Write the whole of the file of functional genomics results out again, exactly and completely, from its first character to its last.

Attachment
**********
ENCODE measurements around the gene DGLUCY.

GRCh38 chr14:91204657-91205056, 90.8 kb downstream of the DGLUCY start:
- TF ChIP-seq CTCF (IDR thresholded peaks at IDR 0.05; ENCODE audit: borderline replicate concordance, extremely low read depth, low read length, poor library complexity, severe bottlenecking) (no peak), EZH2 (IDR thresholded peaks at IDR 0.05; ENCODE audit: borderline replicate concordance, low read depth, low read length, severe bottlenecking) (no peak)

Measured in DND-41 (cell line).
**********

ENCODE measurements around the gene DGLUCY.

GRCh38 chr14:91204657-91205056, 90.8 kb downstream of the DGLUCY start:
- TF ChIP-seq CTCF (IDR thresholded peaks at IDR 0.05; ENCODE audit: borderline replicate concordance, extremely low read depth, low read length, poor library complexity, severe bottlenecking) (no peak), EZH2 (IDR thresholded peaks at IDR 0.05; ENCODE audit: borderline replicate concordance, low read depth, low read length, severe bottlenecking) (no peak)

Measured in DND-41 (cell line).